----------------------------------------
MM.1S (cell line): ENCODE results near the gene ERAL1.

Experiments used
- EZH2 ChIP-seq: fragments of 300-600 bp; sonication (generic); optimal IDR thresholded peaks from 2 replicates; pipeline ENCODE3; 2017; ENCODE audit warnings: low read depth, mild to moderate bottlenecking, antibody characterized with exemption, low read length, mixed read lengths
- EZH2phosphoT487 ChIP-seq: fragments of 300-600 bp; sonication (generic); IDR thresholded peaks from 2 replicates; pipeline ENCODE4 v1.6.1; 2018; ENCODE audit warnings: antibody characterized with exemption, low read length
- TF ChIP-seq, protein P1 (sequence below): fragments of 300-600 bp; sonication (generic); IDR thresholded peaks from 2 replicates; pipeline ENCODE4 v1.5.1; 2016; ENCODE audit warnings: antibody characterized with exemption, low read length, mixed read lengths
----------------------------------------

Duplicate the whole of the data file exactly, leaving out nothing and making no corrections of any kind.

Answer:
MM.1S (cell line): ENCODE results near the gene ERAL1.

Experiments used
- EZH2 ChIP-seq: fragments of 300-600 bp; sonication (generic); optimal IDR thresholded peaks from 2 replicates; pipeline ENCODE3; 2017; ENCODE audit warnings: low read depth, mild to moderate bottlenecking, antibody characterized with exemption, low read length, mixed read lengths
- EZH2phosphoT487 ChIP-seq: fragments of 300-600 bp; sonication (generic); IDR thresholded peaks from 2 replicates; pipeline ENCODE4 v1.6.1; 2018; ENCODE audit warnings: antibody characterized with exemption, low read length
- TF ChIP-seq, protein P1 (sequence below): fragments of 300-600 bp; sonication (generic); IDR thresholded peaks from 2 replicates; pipeline ENCODE4 v1.5.1; 2016; ENCODE audit warnings: antibody characterized with exemption, low read length, mixed read lengths